We also all reuse the same tissue paper (it gets folded and stored), gift bags and ribbons. What with intermittent baby/wedding showers introducing more ribbons and tissue paper to the family, we never have to by tissue paper, gift bags or ribbons. My mom actually put my grandma's present in the same box, year after year for a food 20 years. And we all give gifts in the same gift bags year after year. When we wrap something and it's not box-shaped, we just find random boxes that we've stored to put it in to wrap. Getting a glass vase inside a blender box, or a scarf in a cereal box, is normal occurrence in our family. Since everyone in my extended family is very frugal, we all love prepossessing the wrapping accouterments. My mom will make fancy ribbons on the presents out of cloth ribbon...and everyone in our family reuses them. I also save every random piece of ribbon that comes on things (like ribbons that come "wrapping" a store-bought blanket) and use those to wrap presents. I also decorate presents with extra yarn. I also challenge myself to use as little tape as possible--sometimes I've gotten by without using any!

The hard thing about wrapping presents is that you have no idea what the receiver is going to do with your wrapping. They may toss out your bags, or reuse them. They may compost or recycle brown paper, or just chuck it.

In a way, wrapping presents is an input/output thing, kind of like nutrients in our garden. We get inputs of wrapping, gift bags, ribbons, tissue, boxes when people give us presents. We can usually keep those cycling for many years in our family's "ecosystem." But, when we give gifts outside of the family, it's an "output." We don't know how those things will be used; if they'll be re-purposed or recycled. And, it's not something we can really worry about tooooo much, I think.

As far as I can tell, our options come down to:
(1) Try to reuse as much as we can of our things so they are not wasted, (reusing ribbons, cloth, yarn, ribbon, paper sacks, etc)
(2) Try to use compostable things that will break down quickly if added to a landfill and/or (using twine, cotton, brown paper, paper sacks, etc)
(3) Try to make the wrapping so nice they're more likely to want to use/re-purpose it (making pouches, fabric wrapping "paper," using towels or receiving blankets as wrapping, etc. This  often takes as much money or time as buying/making the actual present!).
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Pouches from this year, holding dice that are the gift. Sorry picture is blurry--was holding baby while photographing!
 
Jason Padvorac
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Thank you for sharing this! And this isn't just good for presents, it looks like the original use was for packaging things up generally. A flat square of fabric is easier to make than a bag, and in some ways more adaptable.
 
Deb Rebel
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I have been teaching others to the concept of reuseable tote bags. And will often wrap a gift in one of those. By seeing me lug some of my custom ones around, most of the recipients now understand that the wrapping IS part of their gift.

For some I have put a nice recipe card in the bottom with a note "Your gift was wrapped with love in a durable reusable tote bag (and if it's special sized for say, two 1 gallon jugs, mention that). If you don't care to use it, gift it forward to someone else that might use it." that way they know what the outer bag is about.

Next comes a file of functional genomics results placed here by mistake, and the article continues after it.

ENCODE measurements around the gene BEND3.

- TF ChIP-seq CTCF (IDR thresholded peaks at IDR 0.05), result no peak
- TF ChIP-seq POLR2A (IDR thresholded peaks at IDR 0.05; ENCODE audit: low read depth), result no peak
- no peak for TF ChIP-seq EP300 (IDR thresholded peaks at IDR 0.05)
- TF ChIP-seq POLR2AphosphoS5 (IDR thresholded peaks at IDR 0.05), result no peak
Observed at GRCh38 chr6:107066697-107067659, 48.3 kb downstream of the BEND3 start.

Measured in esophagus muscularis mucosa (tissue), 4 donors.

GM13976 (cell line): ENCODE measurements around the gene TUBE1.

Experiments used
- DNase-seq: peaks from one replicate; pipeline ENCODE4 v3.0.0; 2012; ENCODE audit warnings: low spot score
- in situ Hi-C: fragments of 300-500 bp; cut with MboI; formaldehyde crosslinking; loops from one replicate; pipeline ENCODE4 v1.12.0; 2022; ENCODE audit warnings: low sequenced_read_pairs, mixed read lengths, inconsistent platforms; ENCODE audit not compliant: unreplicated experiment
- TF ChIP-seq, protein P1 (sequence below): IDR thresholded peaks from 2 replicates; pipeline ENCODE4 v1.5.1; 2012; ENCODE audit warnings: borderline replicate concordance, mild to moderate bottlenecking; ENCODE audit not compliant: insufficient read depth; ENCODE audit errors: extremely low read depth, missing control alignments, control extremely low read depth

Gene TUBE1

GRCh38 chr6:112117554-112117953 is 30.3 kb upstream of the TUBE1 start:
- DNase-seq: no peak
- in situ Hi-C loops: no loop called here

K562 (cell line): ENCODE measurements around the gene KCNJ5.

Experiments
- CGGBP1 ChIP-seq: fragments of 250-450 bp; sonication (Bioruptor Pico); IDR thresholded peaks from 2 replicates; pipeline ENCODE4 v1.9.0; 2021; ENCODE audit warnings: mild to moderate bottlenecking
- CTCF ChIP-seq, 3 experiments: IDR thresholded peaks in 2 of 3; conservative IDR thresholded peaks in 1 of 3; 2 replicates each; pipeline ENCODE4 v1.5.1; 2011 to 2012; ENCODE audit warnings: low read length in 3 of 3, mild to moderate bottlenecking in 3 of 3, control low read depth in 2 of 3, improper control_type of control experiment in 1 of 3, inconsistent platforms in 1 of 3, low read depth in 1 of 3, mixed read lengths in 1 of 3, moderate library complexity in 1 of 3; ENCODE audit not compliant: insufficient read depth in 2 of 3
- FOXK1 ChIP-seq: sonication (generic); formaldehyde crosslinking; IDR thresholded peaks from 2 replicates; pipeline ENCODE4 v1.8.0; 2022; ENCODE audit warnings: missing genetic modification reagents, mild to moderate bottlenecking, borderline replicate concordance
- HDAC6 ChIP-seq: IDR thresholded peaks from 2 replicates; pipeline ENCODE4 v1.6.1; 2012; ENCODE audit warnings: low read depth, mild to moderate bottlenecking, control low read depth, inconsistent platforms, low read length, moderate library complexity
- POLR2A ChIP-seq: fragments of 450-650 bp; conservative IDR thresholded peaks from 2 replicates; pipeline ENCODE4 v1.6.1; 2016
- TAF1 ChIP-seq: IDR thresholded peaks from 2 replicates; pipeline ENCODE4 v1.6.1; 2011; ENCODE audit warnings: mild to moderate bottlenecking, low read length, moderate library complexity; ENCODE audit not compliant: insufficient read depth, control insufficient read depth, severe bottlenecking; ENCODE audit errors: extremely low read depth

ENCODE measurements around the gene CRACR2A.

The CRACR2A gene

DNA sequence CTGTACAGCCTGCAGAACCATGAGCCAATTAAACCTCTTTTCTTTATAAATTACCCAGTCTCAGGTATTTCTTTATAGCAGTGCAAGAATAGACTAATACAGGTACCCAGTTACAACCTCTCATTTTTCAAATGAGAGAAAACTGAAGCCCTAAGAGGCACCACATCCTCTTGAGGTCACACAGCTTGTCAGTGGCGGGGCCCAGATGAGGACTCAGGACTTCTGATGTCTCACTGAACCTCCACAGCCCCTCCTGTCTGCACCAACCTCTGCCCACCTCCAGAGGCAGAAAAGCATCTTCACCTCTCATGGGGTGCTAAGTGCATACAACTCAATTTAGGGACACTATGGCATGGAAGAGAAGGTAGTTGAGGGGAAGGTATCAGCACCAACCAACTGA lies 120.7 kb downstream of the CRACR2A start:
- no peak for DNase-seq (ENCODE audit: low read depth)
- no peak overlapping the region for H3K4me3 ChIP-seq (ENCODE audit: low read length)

Carla Coleman
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My mother started using fabric bags and squares in the '70s and she wasn't bashful about letting gift recipients know that she was happy to have the wrapping returned if they didn't have a good use for it. I've always done the same. It's just like gifting home canned jams and pickles - if the recipient returns the empty jar they've a pretty good chance it will be gifted back full of one goody or another.
 
Tracy Wandling
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Beautiful wrapping! Another thing to put on my list of things to look for at the free store - cloth that I can use to make reusable cloth wrappers or bags. I like the idea of including a little note about using the wrapper/bag, re-gifting it, or giving it back to you the next year. Whichever one I use, I could put a little note on a tag, and maybe add a little history about the practice, or suggest we start a tradition of our own.

Lovely thoughts.
 
Daniel Schneider
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Well, a little late to be usefull this year's Xmas (though there's most of Chanukkah left, so maybe still usefull...), but my sisters and I  used to use the Sunday comics from the newspaper. They're bright colourful, and it gives you something to read while you're waiting for all the presents to be given out ( we had to wait till everyone had all their presents before we could open ours). For extra Yule points, we'd try to find and save strips that were particularly appropriate for a given person, or at least, especially funny; then the package would be wrapped so that one was on the front and was easily readable.
 
Eddie Conna
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My family used to save gift wrapping paper and reuse it year after year. 

When we unwrapped presents, we did it carefully, and saved the paper so it could be reused.  As the edges got worn, the wrapping paper would be cut down and used on smaller gifts.  Cards were also saved and reused as well.  I swear, we STILL have wrapping paper that's 40 plus years old in circulation...and we all have gotten the same christmas cards on presents over and over again through the years.  lol

It actually seems foreign to me when someone just tears off wrapping paper, like somehow that's just "wrong".  Some years, for larger presents, we'd use the comics from the sunday paper. 



 
Deb Rebel
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Unfortunately for decades, some of the commercial wrapping paper was so cheap and thin, the box underneath would show right through. So we'd have to wrap in newspaper first anyways to hide what it was.

I started using fabric to wrap stuff as a teen in the mid 70's, not knowing about the Gift Cloth bit. Most of the time it would be to a relative that sewed so they appreciated the fabric to use as well.
 
I agree. Here's the link: http://stoves2.com